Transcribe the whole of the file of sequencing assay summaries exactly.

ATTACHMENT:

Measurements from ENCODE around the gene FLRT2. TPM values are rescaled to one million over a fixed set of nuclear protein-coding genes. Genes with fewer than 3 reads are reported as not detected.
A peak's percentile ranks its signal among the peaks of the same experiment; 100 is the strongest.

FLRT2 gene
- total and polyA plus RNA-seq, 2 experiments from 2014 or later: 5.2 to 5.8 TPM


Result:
Measurements from ENCODE around the gene FLRT2. TPM values are rescaled to one million over a fixed set of nuclear protein-coding genes. Genes with fewer than 3 reads are reported as not detected.
A peak's percentile ranks its signal among the peaks of the same experiment; 100 is the strongest.

FLRT2 gene
- total and polyA plus RNA-seq, 2 experiments from 2014 or later: 5.2 to 5.8 TPM